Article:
Cultivated meat when manufactured without genetic modification is controlled under the novel food regulation of the European Union. Companies must apply to the European Commission for premarket authorization of their products. The authorization procedure includes a safety evaluation by the European Food Safety Authority (EFSA). Premarket authorization is managed centrally, meaning that once the European Commission and representatives from the EU member states approve a product, the approval applies across all 27 member states.
New EU rules came into effect in March 2021 that enable limited resubmission consultations between companies and EFSA. Additionally, companies seeking to apply for novel foods authorization are compelled to notify the regulator of any study commissioned in preparation of an application.
In April, the U.S. Government Accountability Office (GAO) issued a report on the regulation of cultivated meat. The GAO's recommendations for interagency collaboration, incorporating assigning key oversight roles and establishing milestones and metrics for tracking progress, could strengthen the collaborative work of the Food and Drug Administration (FDA) and the U.S. Department of Agriculture (USDA). The recommendations may also accelerate the development of a regulatory framework that will ensure consumer safety and well-crafted food policies.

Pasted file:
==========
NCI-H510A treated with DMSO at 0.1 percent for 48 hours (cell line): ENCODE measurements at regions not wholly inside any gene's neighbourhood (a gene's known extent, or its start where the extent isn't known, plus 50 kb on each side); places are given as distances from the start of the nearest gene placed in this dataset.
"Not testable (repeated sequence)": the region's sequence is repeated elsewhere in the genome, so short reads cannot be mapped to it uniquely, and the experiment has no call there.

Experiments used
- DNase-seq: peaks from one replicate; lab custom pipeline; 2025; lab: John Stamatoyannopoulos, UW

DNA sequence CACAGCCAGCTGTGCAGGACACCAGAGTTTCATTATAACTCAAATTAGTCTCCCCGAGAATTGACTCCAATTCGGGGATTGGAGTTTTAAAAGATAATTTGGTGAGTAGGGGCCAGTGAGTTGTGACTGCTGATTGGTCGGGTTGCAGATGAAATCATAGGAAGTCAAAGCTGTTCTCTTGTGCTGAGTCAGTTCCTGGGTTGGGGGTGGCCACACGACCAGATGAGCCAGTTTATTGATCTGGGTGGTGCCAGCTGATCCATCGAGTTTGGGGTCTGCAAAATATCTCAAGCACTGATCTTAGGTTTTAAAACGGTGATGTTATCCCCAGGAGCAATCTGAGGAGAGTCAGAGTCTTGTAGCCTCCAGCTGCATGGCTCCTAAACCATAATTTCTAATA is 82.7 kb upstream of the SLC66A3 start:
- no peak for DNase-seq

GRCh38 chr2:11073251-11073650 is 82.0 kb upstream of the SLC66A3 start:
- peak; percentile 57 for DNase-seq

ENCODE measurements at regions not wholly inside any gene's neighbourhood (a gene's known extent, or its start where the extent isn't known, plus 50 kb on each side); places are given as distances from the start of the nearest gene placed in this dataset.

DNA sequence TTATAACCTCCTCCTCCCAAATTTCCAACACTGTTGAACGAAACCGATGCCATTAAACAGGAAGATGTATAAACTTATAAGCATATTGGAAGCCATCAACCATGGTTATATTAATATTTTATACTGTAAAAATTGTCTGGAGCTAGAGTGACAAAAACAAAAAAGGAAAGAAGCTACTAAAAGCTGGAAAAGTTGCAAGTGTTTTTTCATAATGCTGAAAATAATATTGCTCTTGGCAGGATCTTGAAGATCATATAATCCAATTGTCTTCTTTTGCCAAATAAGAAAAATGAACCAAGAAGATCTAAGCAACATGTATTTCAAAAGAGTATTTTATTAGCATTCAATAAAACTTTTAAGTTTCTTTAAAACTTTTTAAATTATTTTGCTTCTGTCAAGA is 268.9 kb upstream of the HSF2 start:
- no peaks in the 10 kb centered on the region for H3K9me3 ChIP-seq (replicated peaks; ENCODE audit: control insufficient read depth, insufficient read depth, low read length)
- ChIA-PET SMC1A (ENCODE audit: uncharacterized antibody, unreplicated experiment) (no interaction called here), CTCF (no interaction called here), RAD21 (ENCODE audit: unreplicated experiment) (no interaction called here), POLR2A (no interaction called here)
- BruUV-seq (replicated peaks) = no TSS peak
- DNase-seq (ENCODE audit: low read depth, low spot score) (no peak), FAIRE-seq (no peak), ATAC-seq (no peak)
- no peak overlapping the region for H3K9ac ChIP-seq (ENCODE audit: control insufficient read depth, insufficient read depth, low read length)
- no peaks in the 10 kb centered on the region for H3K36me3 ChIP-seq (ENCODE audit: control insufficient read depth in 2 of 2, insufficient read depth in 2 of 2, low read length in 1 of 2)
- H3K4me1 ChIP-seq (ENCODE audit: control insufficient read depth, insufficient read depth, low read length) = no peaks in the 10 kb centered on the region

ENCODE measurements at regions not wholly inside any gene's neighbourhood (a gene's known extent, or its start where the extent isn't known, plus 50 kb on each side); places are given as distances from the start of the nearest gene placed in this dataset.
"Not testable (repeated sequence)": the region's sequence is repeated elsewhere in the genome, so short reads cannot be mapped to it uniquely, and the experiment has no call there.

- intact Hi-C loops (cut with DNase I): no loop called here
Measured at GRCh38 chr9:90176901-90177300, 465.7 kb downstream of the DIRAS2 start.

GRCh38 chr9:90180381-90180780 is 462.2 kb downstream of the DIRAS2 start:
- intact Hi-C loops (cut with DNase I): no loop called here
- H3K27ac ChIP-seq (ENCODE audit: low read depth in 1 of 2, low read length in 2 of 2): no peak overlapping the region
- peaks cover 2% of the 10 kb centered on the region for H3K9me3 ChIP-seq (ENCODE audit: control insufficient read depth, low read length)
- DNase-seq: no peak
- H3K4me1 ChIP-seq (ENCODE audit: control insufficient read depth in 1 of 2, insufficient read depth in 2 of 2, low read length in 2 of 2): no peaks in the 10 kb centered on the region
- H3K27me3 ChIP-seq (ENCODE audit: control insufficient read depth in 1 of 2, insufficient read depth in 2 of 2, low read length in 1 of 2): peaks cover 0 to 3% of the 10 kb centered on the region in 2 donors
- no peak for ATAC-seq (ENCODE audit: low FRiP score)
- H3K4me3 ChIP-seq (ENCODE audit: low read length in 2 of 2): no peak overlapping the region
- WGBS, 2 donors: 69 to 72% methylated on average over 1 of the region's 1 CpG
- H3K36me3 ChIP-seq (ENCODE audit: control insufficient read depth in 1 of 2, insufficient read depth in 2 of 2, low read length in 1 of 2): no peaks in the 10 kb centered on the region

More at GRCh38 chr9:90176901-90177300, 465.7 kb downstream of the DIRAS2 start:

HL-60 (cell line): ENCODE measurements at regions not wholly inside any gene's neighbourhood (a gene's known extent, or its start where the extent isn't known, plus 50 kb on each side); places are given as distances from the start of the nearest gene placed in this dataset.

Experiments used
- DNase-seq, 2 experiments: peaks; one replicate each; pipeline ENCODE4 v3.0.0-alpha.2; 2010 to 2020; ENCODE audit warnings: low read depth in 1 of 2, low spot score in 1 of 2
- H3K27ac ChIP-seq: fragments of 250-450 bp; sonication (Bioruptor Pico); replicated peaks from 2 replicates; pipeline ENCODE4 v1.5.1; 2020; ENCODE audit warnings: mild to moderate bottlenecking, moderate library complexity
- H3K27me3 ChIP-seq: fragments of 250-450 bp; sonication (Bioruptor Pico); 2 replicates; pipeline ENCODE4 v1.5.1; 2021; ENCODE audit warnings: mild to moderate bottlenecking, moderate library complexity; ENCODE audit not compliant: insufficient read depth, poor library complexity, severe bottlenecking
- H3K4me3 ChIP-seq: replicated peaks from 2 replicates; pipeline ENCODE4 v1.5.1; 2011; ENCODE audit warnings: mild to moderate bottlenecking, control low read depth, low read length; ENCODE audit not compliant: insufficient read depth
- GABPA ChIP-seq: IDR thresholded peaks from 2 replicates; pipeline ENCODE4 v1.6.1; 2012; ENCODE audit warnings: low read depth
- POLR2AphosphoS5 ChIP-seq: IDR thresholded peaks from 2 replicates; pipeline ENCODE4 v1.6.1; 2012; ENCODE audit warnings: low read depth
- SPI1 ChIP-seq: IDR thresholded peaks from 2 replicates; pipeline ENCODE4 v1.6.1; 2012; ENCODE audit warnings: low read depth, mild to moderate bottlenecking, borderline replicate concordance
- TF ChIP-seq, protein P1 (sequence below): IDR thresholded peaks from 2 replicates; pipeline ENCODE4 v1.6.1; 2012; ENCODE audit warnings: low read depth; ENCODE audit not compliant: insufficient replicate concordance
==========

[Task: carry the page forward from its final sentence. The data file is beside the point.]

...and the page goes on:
In July, the FDA and USDA Food Safety and Inspection Service released an on-demand webinar on their respective duties: Roles and Responsibilities for Cultured Animal Cell Human and Animal Food Products. The webinar covered the allocation of oversight responsibilities between the USDA and FDA as laid out in their March 2019 formal agreement. The FDA will oversee cell collection/banking and all cultivation inputs and processes up through the moment of biomass "harvest" from bioreactors. The USDA will regulate further processing and labeling for terrestrial meats, while the FDA will have jurisdiction over most seafood products through processing and labeling stages. The USDA also verified claims by staff that it plans to "develop regulatory requirements" for labels and solicit public comments for products subject to its labeling jurisdiction. The FDA said it does not plan to issue a rule proposal or new guidance on preharvest phases but views its existing guidance as sufficient.
A federal court in Arkansas temporarily encouraged the state's label censorship law, holding that it probably violates constitutional free-speech protections. The judge is now considering whether to make the injunction permanent or to strike down the law.
In November, a federal appeals court heard a similar challenge to a label censorship law in Missouri from GFI and Tofurky. GFI is asking the court to hold that the law cannot be enforced while the lawsuit proceeds. A decision is expected in the first half of 2021.